stillman - 2004-08-06 15:43:15
I realize that this post is a couple of days old, and that baseball wasn't the point of it anyway, but I hardly think you can say that Guillen is clearly having the better year than Tejada. In fact, if you look at their projected stats based on what they've done so far this year, Tejada comes out ahead in most categories, and everyone knows he's a second-half player who will likely do much better over the next couple of months than his current stats would predict.
And as for Guillen having one of the best offensive seasons for a shortstop ever...well, no. He's having a great season, no doubt, but with luck he might do better than the worst season Alex Rodriguez had in the previous six years (and I know he's not technically a shortstop anymore, but A-Rod would be beating the tar out of him this year, too, in every category except BA, which is relatively meaningless stat compared to something like OPS).
epiph - 2004-08-06 15:53:20
Guillen's OPS is .948. Tejada's OPS is .911. That's 37 points of difference, which is very significant. Tejada is ahead in homeruns, but Guillen is way ahead in triples (on the pace for 14!). Tejada is also a little ahead in RBI, but that's a function of the team and not really the individual batter, anyway. Everything else, Guillen ranks above Tejada, plus he's a better defender.
A-Rod is also amongst those great offensive shortstops, and he clearly had seasons on par with Guillen's this year. But Guillen's ranks right up there, historically, if he can keep it up. Garciaparra's 1999-2000 and A-Rod's 2000-2003 are better than Guillen's, but you won't find much else in the history of major league baseball.
By the way, A-Rod has a .904 OPS this year, while Guillen's is .948.
stillman - 2004-08-07 01:09:27
You're right about A-Rod's OPS this year, but I still can't agree that Guillen is on the verge of one of the landmark seasons for a shortstop in the history of baseball. In looking at six shortstops from the last 20 years (Larkin, Jeter, Ripken, A-Rod, Tejada, and Garciaparra), I easily found more than 20 seasons that are comparable or better than Guillen's projected season numbers (which, granted, he can still improve upon), and at least ten that are clearly superior (including a few pre-90s seasons where hitting 30 home runs would give you a legimate shot at the HR crown). And that's not even counting many more great seasons from Ernie Banks, Robin Yount, Alan Trammell, etc.
Guillen's having a terrific year, and if he stays at this level for a few years, he could become one of those elites, but let's face it: his OPS this year is nearly two hundred points above his career average, and he's at the age where many hitters have their career year. Plus, all the other shortstops I looked at had significantly higher career numbers by the time they had their first stellar season than Guillen has now. It's true that his move to from Seattle to Detroit could have been a catalyst unlocked the great player within him, but at this point it's much more likely that this season is a statistical fluke (remember when Brady Anderson hit 50 home runs?). I guess we'll find out next year.
Hope you enjoyed the Orioles game tonight. If I had known you were going, too, maybe we could have gotten a couple of beers and argued about this in person.
epiph - 2004-08-07 03:19:44
I think we're arguing two separate points. I never said Guillen was one of the best shortstops ever. But I still stand by the fact that his season thus far is one of the best in history for shortstops. Trammell's 1987, Yount's 1982, Larkin's 1996, Banks' 1958-1959, Jeter's 1999, and Ripken's 1991 ranks up there. Tejada hasn't had a season nearly as good as Guillen's so far, although he might this year. As aforementioned, three of Nomar's and four of A-Rod's rank up there. But that's about 13 seasons there. I feel okay about calling Guillen's season one of the best for a shortstop all time so far, though. I'm not saying he's going to keep it up, or that he's among the elite. But this season is, so far, and if he can maintain his .950 OPS, this will become one of the best 15 seasons for a shortstop ever. Granted, at the all-star break, this was in the top 5, but his OPS has fallen a bit since then. Who would I rather have on my team - Tejada or Guillen? It's a tough call. Tejada is a great player and has been better, longer than Guillen. But I like how Guillen has taken on the task of mentoring Omar Infante, turning him into one of the best offensive second basemen in the league. And I like that he costs about half as much as Tejada, so that we way can afford Pudge, too.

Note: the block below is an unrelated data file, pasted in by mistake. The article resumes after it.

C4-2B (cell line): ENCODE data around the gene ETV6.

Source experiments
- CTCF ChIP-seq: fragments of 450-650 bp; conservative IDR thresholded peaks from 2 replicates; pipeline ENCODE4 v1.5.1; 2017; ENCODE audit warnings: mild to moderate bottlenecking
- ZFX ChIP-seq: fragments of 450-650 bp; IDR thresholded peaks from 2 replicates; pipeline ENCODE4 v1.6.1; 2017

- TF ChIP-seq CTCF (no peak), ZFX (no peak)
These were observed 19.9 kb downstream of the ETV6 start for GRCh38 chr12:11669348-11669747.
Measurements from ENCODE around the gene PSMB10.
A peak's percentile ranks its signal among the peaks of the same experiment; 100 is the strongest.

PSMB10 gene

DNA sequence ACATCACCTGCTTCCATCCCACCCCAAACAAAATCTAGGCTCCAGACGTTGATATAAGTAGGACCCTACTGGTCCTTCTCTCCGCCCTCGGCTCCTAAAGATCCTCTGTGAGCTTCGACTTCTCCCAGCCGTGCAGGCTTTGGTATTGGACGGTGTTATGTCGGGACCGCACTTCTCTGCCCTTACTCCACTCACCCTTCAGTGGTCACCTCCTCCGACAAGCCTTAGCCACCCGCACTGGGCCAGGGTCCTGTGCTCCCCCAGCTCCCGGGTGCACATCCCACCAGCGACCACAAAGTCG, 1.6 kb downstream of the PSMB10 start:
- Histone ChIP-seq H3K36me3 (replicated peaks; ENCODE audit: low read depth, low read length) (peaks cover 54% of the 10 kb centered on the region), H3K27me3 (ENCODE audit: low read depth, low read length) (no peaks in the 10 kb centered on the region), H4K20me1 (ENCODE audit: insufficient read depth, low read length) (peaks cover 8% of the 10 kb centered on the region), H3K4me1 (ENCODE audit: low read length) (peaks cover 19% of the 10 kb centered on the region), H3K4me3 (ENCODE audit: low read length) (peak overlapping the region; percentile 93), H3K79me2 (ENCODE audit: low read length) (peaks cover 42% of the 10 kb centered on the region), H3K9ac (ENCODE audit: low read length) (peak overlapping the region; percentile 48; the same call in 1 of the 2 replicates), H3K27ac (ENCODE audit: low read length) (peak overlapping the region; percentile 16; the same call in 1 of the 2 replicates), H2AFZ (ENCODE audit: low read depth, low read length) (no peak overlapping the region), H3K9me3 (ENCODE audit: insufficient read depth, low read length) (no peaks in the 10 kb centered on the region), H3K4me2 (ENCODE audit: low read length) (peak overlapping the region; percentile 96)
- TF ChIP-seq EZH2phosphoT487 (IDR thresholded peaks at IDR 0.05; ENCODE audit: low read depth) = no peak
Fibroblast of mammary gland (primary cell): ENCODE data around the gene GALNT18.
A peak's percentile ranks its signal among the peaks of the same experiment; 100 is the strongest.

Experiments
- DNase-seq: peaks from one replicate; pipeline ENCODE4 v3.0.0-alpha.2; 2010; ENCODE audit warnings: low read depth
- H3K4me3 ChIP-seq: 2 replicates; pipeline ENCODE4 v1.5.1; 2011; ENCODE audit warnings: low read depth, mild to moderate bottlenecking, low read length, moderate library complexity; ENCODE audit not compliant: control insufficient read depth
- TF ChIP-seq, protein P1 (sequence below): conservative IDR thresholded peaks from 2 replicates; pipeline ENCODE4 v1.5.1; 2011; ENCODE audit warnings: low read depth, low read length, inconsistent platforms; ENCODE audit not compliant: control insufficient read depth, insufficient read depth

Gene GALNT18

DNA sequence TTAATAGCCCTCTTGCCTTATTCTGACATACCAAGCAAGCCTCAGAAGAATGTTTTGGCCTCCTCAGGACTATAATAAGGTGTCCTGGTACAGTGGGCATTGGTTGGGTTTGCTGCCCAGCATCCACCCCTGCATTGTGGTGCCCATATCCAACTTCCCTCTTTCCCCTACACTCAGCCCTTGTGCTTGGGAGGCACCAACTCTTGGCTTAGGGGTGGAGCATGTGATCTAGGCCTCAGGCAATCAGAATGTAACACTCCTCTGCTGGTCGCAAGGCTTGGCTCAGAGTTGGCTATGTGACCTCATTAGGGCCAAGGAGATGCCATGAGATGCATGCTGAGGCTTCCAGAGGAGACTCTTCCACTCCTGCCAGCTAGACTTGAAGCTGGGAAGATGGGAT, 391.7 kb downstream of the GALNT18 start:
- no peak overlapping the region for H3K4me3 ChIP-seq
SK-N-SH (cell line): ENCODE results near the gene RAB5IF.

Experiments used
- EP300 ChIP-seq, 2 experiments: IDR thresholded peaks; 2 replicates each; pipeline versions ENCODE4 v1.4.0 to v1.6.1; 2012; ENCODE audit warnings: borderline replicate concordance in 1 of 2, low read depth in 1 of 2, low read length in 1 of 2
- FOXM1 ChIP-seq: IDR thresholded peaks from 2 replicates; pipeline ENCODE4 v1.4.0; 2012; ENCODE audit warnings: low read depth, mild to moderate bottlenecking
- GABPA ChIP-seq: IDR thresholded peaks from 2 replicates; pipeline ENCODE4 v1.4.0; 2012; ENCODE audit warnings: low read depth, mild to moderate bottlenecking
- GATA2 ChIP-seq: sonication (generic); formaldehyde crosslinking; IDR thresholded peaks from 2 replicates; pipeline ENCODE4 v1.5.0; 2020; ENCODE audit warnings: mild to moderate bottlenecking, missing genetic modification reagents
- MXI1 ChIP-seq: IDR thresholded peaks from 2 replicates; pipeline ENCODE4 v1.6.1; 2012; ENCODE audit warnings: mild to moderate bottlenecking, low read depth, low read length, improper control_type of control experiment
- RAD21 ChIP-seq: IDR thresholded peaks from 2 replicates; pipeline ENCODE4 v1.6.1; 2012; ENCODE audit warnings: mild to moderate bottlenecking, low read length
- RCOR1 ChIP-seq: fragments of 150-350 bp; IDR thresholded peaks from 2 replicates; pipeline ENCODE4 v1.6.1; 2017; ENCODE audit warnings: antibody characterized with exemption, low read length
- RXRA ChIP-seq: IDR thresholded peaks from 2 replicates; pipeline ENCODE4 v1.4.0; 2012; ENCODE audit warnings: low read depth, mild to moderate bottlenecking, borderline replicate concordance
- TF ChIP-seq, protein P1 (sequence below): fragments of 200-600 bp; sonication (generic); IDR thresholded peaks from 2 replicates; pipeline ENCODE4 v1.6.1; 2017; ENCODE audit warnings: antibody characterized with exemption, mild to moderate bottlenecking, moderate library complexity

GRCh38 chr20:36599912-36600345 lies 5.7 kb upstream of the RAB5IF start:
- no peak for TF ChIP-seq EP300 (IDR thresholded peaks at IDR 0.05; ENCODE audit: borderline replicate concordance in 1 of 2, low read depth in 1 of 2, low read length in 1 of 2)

epiph - 2004-08-07 13:15:42
And, yes, I'd love to continue this argument sometime in person! I also have a CD for you. I've been a fan of your music notes blog for a while now. You should have a comments section, though!
stillman - 2004-08-07 18:31:11
I agree that the discussion sort of diverged and we ended up focusing on two different threads. We're living through what is likely the golden age for shortstops with high-powered offensive capabilities, which is probably why it's harder for me to see Guillen's season in the larger context of baseball history. Even if he continues at his current pace, it will likely rank at best as the sixth or seventh best season by a shortstop over the past six years, and a couple of years ago (say, right after he signed that $252 million contract) we would have considered it subpar for A-Rod. Granted, those seasons that beat Guillen's current efforts are some of the best years ever had by any shortstop in the history of the game, but just because of Guillen's competition, it makes it a little harder to get as excited about the excellent year he's having. Would love to meet up sometime. I'll contact you via email to talk further about the music blog, the CD, etc.
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